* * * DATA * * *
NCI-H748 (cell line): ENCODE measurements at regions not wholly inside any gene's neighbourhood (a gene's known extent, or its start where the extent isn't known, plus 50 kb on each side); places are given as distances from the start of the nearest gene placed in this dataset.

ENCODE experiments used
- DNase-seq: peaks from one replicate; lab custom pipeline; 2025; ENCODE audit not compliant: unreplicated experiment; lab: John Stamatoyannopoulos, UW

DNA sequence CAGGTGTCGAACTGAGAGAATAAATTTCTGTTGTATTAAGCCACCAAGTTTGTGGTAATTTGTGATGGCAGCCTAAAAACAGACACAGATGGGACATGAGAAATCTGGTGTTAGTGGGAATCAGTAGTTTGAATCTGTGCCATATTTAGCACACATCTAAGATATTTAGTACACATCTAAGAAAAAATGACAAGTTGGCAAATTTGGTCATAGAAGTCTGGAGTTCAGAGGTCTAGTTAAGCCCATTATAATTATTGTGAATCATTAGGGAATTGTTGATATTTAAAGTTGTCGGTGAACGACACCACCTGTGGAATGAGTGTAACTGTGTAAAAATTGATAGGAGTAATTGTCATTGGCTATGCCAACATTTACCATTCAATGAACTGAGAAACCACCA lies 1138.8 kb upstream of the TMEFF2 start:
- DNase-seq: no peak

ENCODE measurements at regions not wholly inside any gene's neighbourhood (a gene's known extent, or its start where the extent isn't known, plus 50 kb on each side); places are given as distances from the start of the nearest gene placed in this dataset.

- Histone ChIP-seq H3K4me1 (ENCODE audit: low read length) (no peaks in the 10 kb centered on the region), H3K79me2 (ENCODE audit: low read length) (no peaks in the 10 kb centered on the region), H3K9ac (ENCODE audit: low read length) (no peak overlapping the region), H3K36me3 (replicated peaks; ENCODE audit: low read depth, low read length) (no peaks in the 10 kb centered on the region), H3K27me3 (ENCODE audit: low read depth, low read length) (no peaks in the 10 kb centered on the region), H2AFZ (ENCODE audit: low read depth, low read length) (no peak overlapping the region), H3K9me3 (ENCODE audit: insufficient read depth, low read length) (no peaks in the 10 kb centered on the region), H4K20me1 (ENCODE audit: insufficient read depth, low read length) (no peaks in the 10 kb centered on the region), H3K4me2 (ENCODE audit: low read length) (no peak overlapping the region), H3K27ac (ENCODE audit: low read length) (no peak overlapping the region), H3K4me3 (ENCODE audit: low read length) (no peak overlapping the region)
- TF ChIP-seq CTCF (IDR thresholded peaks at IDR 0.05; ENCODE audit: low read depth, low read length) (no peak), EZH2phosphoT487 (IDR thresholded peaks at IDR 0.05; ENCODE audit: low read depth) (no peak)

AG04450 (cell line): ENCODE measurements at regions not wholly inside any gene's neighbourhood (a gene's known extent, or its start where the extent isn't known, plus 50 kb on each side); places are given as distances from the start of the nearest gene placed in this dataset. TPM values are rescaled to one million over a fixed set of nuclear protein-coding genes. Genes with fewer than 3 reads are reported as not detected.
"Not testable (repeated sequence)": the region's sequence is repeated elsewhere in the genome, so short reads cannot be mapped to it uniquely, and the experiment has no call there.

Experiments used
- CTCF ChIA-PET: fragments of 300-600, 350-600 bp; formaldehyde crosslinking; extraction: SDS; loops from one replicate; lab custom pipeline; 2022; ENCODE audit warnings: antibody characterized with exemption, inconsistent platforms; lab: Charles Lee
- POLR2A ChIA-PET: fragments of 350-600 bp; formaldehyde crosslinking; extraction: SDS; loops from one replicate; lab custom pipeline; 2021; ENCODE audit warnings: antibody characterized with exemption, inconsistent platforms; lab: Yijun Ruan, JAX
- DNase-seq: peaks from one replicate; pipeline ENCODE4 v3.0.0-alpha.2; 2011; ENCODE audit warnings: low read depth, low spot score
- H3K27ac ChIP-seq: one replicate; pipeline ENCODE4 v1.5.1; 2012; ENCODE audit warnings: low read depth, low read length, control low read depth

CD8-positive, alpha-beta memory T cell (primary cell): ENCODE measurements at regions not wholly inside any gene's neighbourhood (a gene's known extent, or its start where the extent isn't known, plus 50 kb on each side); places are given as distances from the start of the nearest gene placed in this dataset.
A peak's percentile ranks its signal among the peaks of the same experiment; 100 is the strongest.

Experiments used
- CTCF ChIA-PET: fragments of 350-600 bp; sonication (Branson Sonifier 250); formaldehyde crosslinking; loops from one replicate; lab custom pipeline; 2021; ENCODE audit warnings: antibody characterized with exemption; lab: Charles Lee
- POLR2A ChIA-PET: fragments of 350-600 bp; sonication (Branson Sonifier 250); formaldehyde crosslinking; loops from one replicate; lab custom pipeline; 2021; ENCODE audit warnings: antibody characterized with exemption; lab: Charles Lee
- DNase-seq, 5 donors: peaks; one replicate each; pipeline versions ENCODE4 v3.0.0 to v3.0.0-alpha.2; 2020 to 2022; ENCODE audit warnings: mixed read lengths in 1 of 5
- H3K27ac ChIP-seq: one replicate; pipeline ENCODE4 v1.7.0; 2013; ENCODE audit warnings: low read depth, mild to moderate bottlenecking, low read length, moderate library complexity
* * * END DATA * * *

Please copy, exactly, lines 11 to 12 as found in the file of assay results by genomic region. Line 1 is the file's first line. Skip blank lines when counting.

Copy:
Experiments used
- CTCF ChIA-PET: fragments of 300-600, 350-600 bp; formaldehyde crosslinking; extraction: SDS; loops from one replicate; lab custom pipeline; 2022; ENCODE audit warnings: antibody characterized with exemption, inconsistent platforms; lab: Charles Lee